The Gratianenses

This page created 27 July 2014, and last modified: 26 July 2015 (Maier reference numbers added)


The last of the shield patterns illustrated (17#16) accompanying the list of units under the Magister Militum per Thracias in the eastern half of the empire is labelled (17.q) the Gratianenses. Its shield pattern in various manuscripts is as shown below:

Shield patterns

Disclaimer: Remember, a lot of what comes below is speculation. Hopefully informed speculation, but speculation nonetheless. Comments welcome! (lukeuedasarson "at"

The pattern features a yellow boss (white in M) surrounded by a blue band (white in W); the shield's rim is blue (with a thin white inner rim in M). In between the two blue rims are two yellow concentric rims connected by 7 yellow spokes (6 in M). The sectors between the spokes are asymmetrically coloured. In P and B, starting from the 12 o'clock position and moving clockwise, they are red, green, red, green, red, green and red (half of the sector each), and finally green again (making it look like there should have actually been 8 spokes). In B, the sectors go green, red, green, red, red, green, red. In W they are red, white, red, white, red, white, white; while in M they are red and yellow, red, yellow, red, yellow and red, yellow, again making it look like there should have been 8 spokes.

The Gratianenses, although illustrated under the Magister Militum per Thracias, is not actually listed as such. This would appear to be a simple omission from the Magister's list (18.30.1), since, as Jones says (page 348), the Gratianenses is evidently one of three related units: the Augustenses (18.30, referring to the eastern Augustus, Valens), the Valentinianenses (18.31, after his elder brother Valentinian I, the western Augustus), and the Gratianenses (after Valentinian I's son Gratian, the Caesar), raised and serving together; it is always a possibility, however the units were merely "rebranded" with new names rather than being newly raised. The shield patterns of the three units, despite their related names and being in the same command, are not at all similar, as a comparison of the following patterns taken from the Parisian manuscript shows:

Shield patterns
Thus one should be wary of expecting every clearly "related" unit to have a related shield pattern.

Gratian (Flavius Gratianus Augustus) was the senior western emperor from 375 to 383. Other units named after him recorded in the Notitia are the:

Gratianenses seniores (98/9.56), a unit of auxilia palatina under the Magister Equitum's Gallic command
Gratianenses iuniores (98/9.64), a unit of auxilia palatina under the Magister Peditum's Italian command
Cohors secunda Gratiana (59.25), a(n auxiliary) cohort under the Dux Palaestinae
In addition there are listed the Auxilium Gratianense (78.16), a unit of auxilia under the Dux Moesiae primae, and the Milites primi Gratianenses (74.17), a unit of auxilia under the Dux Scythiae, but since both of these are stationed at a place called "Gratiana" they are more likely named for their locality, and thus only indirectly, if at all, for the emperor. This is not a large number of units, but still more than named after his uncle, Valens, who appears to have just a single unit directly and clearly named after him in the Notitia: the Tertii sagittarii Valentis (9.31, but see my discussion of the Sagittarii dominici, 12.30; and see also the Secunda Felix Valentis Thebaeorum, 15.23). Note that all the other units named after Gratian are auxiliary units.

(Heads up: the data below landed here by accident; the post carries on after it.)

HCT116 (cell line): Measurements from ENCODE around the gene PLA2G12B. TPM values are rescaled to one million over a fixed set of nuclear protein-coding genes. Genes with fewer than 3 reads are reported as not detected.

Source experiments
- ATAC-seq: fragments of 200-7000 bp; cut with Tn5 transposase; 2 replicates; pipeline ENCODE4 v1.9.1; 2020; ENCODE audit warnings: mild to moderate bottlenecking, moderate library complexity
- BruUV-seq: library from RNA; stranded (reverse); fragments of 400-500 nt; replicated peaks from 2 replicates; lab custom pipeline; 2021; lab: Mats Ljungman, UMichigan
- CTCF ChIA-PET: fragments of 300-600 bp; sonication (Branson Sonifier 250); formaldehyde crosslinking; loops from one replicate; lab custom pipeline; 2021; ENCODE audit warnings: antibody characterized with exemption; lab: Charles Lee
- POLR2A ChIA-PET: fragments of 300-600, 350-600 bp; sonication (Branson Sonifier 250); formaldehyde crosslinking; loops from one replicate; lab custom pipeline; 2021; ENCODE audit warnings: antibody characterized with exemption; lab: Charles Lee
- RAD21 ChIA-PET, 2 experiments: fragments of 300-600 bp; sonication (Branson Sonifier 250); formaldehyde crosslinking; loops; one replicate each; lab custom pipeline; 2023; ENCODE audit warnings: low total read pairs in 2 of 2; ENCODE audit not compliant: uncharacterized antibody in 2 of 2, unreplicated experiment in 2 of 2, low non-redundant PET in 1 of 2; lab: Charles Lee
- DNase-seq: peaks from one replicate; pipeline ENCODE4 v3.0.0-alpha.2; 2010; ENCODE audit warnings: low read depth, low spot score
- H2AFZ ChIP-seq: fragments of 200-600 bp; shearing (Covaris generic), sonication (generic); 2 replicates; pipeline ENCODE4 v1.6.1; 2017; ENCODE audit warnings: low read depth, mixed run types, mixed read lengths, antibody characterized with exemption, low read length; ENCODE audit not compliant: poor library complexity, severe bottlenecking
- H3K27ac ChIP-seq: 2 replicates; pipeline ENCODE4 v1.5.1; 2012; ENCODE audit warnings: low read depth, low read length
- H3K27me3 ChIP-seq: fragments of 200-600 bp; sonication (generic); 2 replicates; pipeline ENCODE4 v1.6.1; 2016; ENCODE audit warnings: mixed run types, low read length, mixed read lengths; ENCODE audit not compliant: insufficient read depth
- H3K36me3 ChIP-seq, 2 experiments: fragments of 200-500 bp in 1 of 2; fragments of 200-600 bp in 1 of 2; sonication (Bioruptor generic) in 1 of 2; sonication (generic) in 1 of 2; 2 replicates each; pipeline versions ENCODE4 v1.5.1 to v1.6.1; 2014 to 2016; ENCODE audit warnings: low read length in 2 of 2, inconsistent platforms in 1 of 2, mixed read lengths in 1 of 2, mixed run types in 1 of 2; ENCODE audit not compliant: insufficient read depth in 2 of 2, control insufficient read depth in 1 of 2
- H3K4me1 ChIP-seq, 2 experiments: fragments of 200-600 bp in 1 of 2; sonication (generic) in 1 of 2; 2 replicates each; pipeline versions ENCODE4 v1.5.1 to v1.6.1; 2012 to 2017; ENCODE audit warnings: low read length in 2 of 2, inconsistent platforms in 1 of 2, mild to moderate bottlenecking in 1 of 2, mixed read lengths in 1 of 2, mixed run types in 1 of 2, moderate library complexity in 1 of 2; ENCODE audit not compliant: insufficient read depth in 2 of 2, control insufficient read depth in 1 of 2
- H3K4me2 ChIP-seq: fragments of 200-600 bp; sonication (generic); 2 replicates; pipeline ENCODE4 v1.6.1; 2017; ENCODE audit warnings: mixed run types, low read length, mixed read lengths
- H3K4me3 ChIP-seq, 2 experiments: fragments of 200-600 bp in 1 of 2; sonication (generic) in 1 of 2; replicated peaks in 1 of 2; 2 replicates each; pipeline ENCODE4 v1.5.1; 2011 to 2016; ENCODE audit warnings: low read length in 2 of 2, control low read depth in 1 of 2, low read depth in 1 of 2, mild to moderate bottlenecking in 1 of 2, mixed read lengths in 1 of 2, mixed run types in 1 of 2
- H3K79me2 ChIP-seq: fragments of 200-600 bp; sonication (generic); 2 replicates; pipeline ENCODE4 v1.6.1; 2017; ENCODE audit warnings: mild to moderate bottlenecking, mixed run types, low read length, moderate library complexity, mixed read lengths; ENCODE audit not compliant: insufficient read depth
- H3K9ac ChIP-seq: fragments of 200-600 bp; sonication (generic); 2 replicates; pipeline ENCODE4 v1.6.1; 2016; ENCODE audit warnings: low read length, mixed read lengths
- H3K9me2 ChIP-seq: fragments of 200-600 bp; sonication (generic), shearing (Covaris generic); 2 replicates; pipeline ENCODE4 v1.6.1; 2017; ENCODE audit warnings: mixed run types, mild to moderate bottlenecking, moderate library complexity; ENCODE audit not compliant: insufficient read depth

Since all the infantry units listed under the Magister Militum per Thracias come under the heading (18.11) "legiones comitatenses", one would expect the Gratianenses to also be a legionary unit; however, this would make the Thracian field force unique in being the only one without any auxilia palatina units, or pseudocomitenses auxilia units for that matter. However, all may not be what it seems. In the Magister Militum per Orientem's list, the two auxilia palatina units there are not actually listed separately as such, but appear under the heading (15.2) "Vexillationes comitatenses", i.e. as cavalry units. Further, the pseudocomitatenses units are also enumerated differently in most manuscripts from what is actually listed. Thus a similar situation may well apply to the Magister Militum per Thracias.

In favour of this, I would posit the Augustenses, the Valentinianenses, and the Gratianenses were actually auxilia units: their names resemble those of auxilia (especially auxilia palatina) units more than they do legionary units (vide supra). A further indication of auxiliary status is the twin-headed (pseudo-) zoomorphic device of the Valentinianenses, which, counting both headless and non-headless variants, is carried by 15 units, of which none are legionary, save the potential example of the Valentinianenses itself. Perhaps these three units, raised together, were added as an illustrated block at the end of the list for simplicity rather than being inserted in the usual place for auxilia palatina (i.e. before the legiones comintatenses), since that would require rewriting (and redrawing) the document. Alternatively, they may simply had not been given auxilia palatina status, and instead have been pseudocomitatenses auxiliary units, in which case they would be correctly positioned, and the only "problem" would be the then relatively minor one of a line labelling them as such (e.g. 18.29.1 "Pseudocomitatenses") being missing. This would also have the added bonus of making the textual omission of the Gratianenses perhaps less surprising. (It may be that the Gratianenses was simply soon removed from the command; this would leave an even number of infantry units, which seems to have been the typical pattern, so as to allow the brigading of units together in pairs.)


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